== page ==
Coming to terms with my grief

“Grief is such a specific thing for everyone and it’s a lifelong journey. It’s always there. You deal with it and you go through it and all of the sudden years later it’s like ‘oh no buddy, I’ve been here the whole time.’”

Jason Ritter

My dad died unexpectedly a day after his 60th birthday. I didn’t have the words for a long time and I still struggle to find them sometimes but I’ve learned that my grief ebbs and flows.

It’s now been a little more than two years since he died and my grief has taken a different form. I no longer feel a constant sadness of the things I wish I could have said. When my dad died I thought of the last time I talked to him, the last time I saw him, and the things I wish I could have said to him. At the advice of a pastor I wrote it down in a letter – all of it. How much I love my dad, how much I missed him, how proud I was to have him as a father, and how thankful I am for all the things he’s taught me.

My dad was a constant sounding board. Anytime I was anxious about something or needed advice I would talk to him. He showed me what hard work looks like. He encouraged me to write because he knew I enjoyed it and he cheered me on at every stage in my life.

I truly believe he knows all of these things and is with me still today. But my grief is still there. I say my grief because I think that everyone reacts differently to loss. There’s no right way to act or feel and some days are harder than others.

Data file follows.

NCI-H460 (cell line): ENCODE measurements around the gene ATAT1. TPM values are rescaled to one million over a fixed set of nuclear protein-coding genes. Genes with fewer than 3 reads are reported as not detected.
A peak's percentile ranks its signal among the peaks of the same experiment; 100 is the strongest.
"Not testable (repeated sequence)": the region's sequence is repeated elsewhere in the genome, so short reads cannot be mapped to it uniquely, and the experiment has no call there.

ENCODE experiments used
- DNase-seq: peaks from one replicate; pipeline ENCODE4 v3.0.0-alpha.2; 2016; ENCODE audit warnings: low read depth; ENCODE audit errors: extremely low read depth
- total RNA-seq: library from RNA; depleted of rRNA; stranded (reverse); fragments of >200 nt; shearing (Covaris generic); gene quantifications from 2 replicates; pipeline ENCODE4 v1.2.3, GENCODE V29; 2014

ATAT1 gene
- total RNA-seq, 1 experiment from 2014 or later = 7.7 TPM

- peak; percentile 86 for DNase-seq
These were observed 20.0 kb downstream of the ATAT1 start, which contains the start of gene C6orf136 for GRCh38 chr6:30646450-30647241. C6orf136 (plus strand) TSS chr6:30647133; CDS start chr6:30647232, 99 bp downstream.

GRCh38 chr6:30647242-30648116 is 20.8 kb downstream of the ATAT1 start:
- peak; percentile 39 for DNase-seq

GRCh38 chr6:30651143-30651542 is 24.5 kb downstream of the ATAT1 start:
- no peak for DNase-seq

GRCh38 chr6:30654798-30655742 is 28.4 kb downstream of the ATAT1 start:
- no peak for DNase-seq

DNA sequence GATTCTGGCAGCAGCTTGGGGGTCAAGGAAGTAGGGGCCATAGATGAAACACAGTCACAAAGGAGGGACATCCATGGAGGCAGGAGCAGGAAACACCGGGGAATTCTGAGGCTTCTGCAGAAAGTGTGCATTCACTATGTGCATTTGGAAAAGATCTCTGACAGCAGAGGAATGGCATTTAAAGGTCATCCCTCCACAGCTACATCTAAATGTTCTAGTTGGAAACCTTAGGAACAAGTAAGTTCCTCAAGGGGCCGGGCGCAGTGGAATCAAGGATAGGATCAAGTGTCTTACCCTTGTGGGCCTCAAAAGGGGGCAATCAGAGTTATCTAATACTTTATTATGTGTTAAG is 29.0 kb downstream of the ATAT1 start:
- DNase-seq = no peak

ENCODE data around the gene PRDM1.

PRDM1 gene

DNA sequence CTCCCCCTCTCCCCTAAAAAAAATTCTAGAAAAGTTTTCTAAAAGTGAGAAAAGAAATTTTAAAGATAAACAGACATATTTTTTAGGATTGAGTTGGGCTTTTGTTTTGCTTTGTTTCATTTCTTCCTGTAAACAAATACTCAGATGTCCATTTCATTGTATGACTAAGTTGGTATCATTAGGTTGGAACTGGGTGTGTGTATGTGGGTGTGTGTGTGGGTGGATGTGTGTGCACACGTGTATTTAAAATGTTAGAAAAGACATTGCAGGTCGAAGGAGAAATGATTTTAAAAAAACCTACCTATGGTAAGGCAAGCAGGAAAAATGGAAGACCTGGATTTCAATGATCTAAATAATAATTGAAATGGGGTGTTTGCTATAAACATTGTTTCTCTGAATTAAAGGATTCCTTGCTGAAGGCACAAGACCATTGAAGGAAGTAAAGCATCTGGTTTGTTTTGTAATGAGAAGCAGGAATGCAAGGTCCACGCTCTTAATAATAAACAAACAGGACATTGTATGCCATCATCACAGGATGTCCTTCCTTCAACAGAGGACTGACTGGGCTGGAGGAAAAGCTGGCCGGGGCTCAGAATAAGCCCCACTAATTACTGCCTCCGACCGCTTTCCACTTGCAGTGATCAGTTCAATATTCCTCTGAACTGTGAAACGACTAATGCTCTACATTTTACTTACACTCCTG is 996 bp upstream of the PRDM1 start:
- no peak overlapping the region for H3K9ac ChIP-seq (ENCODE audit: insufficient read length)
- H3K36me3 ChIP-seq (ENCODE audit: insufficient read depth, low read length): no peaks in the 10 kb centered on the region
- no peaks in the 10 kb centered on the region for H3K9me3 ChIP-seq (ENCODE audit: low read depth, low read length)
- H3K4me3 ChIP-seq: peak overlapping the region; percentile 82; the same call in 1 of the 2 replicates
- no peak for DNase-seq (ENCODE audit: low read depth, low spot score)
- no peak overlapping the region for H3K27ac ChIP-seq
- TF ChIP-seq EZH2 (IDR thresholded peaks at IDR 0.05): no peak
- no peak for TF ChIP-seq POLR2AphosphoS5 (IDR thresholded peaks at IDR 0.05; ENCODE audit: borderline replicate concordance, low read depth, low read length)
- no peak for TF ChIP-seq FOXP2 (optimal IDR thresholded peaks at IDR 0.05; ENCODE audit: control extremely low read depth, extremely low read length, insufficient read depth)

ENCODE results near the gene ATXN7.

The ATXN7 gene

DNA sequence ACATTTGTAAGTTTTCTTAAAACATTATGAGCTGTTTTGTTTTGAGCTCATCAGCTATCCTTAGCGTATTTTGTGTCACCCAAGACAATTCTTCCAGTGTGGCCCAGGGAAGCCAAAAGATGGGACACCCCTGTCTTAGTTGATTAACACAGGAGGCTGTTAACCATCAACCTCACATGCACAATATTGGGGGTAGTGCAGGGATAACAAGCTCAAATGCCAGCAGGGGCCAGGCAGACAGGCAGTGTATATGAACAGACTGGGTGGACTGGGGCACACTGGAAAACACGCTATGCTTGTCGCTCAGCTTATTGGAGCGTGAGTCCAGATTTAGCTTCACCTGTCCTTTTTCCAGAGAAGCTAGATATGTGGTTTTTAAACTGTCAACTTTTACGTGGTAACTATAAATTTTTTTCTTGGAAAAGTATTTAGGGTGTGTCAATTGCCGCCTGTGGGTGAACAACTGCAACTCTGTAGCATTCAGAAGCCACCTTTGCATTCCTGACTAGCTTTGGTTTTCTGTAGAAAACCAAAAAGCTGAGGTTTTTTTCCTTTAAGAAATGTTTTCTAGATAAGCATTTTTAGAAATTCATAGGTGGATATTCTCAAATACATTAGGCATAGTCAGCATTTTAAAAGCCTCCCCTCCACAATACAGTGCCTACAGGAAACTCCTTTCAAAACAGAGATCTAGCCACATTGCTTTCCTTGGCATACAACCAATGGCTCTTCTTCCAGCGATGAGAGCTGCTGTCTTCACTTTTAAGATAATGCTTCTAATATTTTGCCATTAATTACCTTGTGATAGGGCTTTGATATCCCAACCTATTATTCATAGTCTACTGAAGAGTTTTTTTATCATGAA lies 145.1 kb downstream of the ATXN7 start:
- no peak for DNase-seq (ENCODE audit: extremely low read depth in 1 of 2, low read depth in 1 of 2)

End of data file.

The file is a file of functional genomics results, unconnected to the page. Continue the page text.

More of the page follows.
Jason Ritter talked about grief recently on Dax Shepard’s podcast Armchair Expert and it really resonated with me. He said: grief is such a specific thing for everyone and it’s a lifelong journey. It’s always there.You deal with it and you go through it and all of the sudden years later it’s like ‘oh no buddy, I’ve been here the whole time.’” He went on to Tweet about grief: “So cool how grief is just like ‘ok, that’s enough, I’ll leave you alone, I understand that sobbing forever isn’t a realistic life plan’ and then years later you see or read something and it’s like ‘PSYCH I never left, have fun bursting into tears for the rest of the day, hahaha.’”

This. This is what grief is like. There’s no preparing for it but having people in your life who are kind and understanding helps a lot.

Not a lot of people can put grief into words because it’s ever changing, but for now, these are the words I have.

4 thoughts on “Coming to terms with my grief

  1. They say there is a beginning to grief but no end. So very true. I have lost both my parents as well as having a miscarriage between my two boys.

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